Prince Toxicology Report Aggravates Twitter: 'Let Him Rest in Peace'

Prince fans say let the legend rest in peace.

After the results of an additional toxicology report on the pop icon's 2016 death were released Monday, concluding Prince had "extremely high levels" of fentanyl in his body at the time of his death, his fans wonder why the news made headlines at all.

Fans on Twitter responded to reports of the high fentanyl levels with indifference and a wish that the "Purple Rain" singer could be remembered for his musical career instead of his untimely death.

"I am correcting your headline," one fan wrote to the Associated Press, who reported the "exceedingly high" fentanyl levels. "Musicology report obtained by AP shows 'exceedingly high' levels of 'funky' in Prince's body when he died.
Dude was a genius, let him rest in peace."

"Let this genius rest in peace please," one person said.

"Please let him rest in peace," someone begged.

"The need to let this man Rest In Peace," another echoed.

Others wanted to leave their memories of the singer unmarred by the news. "Mercy! Look here, you cannot steal or erase our memories of Prince. Even if you find traces of that Russian nerve gas, he will still be the icon and exceptionally gifted and talented human being we knew," someone wrote.

The drug was determined to be the cause of an overdose after an initial autopsy report following his April 2016 death.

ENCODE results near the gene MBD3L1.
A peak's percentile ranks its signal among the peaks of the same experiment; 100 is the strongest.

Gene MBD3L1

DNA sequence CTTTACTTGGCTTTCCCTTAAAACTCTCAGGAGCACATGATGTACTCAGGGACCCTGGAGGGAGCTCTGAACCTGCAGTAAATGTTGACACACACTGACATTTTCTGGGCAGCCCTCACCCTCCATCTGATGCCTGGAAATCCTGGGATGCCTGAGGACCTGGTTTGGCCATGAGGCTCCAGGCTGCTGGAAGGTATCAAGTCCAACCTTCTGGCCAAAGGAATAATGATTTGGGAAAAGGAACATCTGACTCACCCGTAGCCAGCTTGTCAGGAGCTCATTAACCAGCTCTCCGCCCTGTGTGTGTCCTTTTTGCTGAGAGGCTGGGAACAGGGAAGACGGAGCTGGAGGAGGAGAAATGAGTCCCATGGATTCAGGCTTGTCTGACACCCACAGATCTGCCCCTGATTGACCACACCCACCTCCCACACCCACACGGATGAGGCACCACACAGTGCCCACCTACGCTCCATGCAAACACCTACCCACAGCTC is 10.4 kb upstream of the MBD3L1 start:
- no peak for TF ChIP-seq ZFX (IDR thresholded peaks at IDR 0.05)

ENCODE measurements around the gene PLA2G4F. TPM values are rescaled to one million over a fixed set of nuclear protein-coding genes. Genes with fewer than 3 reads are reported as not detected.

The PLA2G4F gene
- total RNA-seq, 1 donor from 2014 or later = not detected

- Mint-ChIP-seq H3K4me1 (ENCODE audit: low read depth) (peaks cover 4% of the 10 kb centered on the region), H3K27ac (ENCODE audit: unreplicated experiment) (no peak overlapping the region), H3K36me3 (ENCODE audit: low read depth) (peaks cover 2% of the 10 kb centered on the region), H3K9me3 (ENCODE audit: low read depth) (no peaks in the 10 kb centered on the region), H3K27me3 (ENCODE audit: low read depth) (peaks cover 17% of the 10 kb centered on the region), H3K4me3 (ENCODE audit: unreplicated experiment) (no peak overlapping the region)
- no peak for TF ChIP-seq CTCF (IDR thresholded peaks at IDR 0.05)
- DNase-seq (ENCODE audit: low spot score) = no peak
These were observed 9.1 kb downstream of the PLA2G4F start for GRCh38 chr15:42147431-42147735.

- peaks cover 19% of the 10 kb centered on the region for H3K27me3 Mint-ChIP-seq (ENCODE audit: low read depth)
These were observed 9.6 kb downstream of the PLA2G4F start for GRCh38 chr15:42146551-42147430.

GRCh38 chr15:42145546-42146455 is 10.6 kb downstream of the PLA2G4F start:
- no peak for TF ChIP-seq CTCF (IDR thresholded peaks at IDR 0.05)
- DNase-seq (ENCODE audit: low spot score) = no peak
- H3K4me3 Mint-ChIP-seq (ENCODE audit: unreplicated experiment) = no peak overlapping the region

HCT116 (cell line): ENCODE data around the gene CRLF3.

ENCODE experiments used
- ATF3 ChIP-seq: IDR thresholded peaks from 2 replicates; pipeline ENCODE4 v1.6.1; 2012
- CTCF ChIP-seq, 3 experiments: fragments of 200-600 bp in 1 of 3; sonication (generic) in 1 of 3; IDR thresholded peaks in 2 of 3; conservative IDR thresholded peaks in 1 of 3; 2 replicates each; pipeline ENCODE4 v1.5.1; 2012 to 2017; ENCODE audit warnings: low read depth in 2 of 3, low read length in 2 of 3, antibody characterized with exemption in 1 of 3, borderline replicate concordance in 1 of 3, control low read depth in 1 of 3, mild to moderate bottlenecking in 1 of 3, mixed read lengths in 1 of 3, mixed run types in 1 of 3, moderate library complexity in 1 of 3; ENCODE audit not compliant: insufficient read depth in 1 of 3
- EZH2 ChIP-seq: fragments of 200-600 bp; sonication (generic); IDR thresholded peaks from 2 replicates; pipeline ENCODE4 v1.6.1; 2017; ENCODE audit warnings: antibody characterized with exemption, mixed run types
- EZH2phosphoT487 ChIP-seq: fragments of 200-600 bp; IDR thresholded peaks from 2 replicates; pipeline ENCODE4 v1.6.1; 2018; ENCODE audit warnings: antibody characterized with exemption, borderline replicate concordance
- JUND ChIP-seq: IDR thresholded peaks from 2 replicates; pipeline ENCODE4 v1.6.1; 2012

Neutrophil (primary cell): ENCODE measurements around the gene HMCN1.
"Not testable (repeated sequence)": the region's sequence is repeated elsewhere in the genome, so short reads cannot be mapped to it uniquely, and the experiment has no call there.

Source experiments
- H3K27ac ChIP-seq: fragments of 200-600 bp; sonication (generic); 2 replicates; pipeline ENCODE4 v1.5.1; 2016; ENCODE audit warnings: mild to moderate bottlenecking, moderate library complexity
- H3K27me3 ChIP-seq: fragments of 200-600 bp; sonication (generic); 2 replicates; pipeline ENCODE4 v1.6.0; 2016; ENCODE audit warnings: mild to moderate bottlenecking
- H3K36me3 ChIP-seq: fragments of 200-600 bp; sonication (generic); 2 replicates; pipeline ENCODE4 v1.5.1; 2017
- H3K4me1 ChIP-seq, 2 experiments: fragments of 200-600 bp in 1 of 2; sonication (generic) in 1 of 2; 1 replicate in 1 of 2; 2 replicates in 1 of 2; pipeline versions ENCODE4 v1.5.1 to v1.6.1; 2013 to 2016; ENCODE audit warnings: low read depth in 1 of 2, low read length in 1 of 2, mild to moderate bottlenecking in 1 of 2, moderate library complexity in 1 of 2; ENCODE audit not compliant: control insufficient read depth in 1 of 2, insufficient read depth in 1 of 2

The AP reached out to medical experts not tied to the Prince investigation with the results of the toxicology report, who responded by saying the numbers leave no doubt about how the 57-year-old singer died.

"The amount in his blood is exceedingly high, even for somebody who is a chronic pain patient on fentanyl patches," Dr. Lewis Nelson said. As chairman of emergency medicine at Rutgers New Jersey Medical School, Dr. Nelson could confidently conquer that the fentanyl concentrations were "a pretty clear smoking gun."

Prince's blood was found to have 67.9 micrograms of concentrated fentanyl per liter and 450 micrograms per kilogram in his liver. The report claims fatalities have been documented with people having blood levels just 58 micrograms per liter and 69 micrograms per kilogram in the liver, so Prince was clearly way over both numbers at the time of his death.

Search warrants from Prince's death at his Paisley Park mansion were released about a year after the fact, and showed numerous pills testing positive for fentanyl were found around the house.

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The surviving family members of the "Purple Rain" singer filed a legal motion back in February to investigate "whether to commence a wrongful death action."

However, the request for investigator's findings was denied by the Carver County Office. The lead prosecutor in the county's investigation said in a statement last week that he was reviewing the authorities' reports and would decide "in the near future" whether to charge anyone with a wrongful death lawsuit.